Journal writing will be incorporated with each film viewed in class. The children will be asked to choose a scene from the film and write about it. They will be encouraged to write about their own feelings while watching the scenes. One example will be while Mary was in her room she heard crying and again as she was exploring the halls and rooms of the old mansion. Although Mary heard the crying, she did not see nor did the viewer see who was making the sound. The children will write about these scenes telling about Mary’s expression as she listened to the crying and then again when she was caught by Mrs. Medlock in dark hallway. They will write how they felt about the crying sound. Was Mary fearful? Was she brave? Should she have gone snooping in the old mansion?
(Day 4 & 5—“Tuesday and Wednesday”)
The great formal English gardens of the 1600’s were very elaborate. They sometimes covered as much as thirty acres of ground. Often times they had terraces with covered walks of trees where hanging branches draped the tiled walks. Clipped hedges and formal flower beds were found in many of the gardens. We will refer to our picture in Burnett’s book illustrating the secret garden for our third lesson. Following our discussion, the children will plant seeds in their own garden. As the plants grow, they will keep a log depicting a graph that shows the growth of their plants.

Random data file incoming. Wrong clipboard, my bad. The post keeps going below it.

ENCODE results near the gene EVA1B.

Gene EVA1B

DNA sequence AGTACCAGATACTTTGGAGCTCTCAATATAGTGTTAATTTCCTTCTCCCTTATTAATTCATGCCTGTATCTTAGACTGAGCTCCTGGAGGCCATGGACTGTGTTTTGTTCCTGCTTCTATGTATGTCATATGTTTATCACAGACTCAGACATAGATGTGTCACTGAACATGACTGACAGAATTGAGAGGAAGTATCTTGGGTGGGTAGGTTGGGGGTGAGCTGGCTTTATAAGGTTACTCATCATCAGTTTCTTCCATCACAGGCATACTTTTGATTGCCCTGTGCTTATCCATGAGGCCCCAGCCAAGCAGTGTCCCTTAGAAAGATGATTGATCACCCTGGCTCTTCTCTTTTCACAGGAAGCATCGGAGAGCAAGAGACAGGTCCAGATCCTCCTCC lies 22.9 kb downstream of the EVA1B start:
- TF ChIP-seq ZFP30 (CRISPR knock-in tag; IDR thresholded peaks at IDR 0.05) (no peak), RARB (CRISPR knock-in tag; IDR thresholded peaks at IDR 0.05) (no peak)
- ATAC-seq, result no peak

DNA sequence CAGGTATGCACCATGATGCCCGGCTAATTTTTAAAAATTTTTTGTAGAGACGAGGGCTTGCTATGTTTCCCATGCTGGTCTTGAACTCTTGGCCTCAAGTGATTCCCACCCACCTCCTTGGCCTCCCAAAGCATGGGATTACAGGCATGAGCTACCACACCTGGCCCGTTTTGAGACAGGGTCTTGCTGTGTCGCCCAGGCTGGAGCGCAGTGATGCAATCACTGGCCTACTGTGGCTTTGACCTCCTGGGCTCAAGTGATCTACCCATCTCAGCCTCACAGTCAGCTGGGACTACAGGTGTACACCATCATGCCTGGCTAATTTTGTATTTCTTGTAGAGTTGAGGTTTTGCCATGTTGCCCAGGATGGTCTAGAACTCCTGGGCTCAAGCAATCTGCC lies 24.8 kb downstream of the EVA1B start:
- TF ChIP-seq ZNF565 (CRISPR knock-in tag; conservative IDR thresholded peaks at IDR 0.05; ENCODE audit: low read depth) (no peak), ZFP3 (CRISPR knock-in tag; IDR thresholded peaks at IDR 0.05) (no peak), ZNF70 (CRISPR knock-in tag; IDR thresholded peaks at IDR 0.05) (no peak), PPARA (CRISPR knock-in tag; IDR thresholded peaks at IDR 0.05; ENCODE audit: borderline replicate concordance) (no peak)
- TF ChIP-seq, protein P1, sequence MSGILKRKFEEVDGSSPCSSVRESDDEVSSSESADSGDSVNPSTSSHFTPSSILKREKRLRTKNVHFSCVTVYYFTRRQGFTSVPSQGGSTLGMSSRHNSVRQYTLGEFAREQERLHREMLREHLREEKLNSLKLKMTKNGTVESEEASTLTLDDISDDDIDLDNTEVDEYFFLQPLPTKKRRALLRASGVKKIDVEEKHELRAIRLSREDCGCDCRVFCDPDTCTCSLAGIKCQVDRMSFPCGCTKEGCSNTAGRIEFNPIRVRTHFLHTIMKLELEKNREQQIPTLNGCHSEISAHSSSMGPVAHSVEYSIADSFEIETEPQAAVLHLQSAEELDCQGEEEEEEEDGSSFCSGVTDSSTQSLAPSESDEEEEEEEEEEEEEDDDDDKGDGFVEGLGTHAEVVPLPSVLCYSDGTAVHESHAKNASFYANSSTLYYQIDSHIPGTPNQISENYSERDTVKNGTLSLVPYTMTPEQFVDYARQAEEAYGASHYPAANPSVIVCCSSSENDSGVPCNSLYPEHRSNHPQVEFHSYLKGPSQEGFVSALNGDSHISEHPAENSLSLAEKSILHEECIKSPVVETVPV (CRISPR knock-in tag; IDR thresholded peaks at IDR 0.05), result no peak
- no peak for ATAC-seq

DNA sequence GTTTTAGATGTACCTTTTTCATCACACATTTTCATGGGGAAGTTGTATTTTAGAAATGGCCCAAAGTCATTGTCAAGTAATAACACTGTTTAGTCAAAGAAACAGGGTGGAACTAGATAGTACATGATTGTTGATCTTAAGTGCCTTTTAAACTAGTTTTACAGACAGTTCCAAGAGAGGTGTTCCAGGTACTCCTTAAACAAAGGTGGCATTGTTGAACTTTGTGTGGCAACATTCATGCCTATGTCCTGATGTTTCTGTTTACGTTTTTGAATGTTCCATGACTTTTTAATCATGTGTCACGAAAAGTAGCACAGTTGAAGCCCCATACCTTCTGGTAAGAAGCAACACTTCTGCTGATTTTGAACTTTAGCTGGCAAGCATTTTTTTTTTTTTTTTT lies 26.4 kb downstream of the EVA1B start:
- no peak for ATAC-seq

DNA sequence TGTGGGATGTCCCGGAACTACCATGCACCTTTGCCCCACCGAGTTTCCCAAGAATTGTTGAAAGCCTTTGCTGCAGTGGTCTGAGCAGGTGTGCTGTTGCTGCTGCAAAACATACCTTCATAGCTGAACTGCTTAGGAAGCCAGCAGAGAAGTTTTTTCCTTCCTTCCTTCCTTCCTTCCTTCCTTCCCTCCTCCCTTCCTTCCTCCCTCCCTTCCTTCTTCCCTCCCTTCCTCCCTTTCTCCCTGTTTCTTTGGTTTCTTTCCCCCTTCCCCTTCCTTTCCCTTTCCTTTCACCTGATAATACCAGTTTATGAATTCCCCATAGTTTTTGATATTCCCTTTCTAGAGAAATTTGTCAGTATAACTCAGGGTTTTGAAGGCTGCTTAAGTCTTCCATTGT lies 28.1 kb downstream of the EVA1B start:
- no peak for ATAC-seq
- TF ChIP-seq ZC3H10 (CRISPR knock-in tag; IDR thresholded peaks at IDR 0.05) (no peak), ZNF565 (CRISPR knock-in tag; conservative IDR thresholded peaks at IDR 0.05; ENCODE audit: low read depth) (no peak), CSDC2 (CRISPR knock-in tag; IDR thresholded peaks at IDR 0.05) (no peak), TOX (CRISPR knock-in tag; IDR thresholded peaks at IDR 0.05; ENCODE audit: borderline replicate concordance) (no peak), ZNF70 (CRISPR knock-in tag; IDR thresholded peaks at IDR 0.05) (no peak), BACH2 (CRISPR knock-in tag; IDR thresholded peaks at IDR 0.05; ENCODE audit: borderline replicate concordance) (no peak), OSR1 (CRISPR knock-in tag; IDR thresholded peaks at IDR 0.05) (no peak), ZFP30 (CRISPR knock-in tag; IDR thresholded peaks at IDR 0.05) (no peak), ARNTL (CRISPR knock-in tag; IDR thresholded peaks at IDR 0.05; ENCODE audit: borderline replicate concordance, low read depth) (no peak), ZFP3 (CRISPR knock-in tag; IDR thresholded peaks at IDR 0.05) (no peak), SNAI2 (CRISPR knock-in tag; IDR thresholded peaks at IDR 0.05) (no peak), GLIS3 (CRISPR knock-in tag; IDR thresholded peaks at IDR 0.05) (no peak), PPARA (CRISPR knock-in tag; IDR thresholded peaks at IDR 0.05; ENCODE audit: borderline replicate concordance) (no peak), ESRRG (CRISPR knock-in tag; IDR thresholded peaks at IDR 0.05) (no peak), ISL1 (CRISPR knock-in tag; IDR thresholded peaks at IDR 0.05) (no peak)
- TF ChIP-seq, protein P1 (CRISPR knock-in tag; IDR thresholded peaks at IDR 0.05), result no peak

The book Switzerland by Gibbon and Smart will be used to introduce the setting for the story of Heidi. The country of Switzerland will be located on the map. The children will discover that Switzerland is about the size of Connecticut, Massachusetts, and Road Island together. Gibbon and Smart have prepared a beautiful book of colored pictures and text related to the country of Switzerland. After the children have had an opportunity to view the pictures related to various traditional customs and the geography of Switzerland, (e.g., traditional costumes, colorful villages, goat farming, the Swiss Alps, etc.,) Friday Funtastic emerges from her bag and begins to sprinkle her magical dust. She tells the children that she and Mrs. Martin are going to tell the children a story entitled, “Heidi.” The very first thing that she wants the children to do is close their eyes and picture a little girl about their age climbing a steep hill that looks like the pictures they saw in the book about Switzerland. After they open their eyes, Friday Funtastic and I will tell the story together.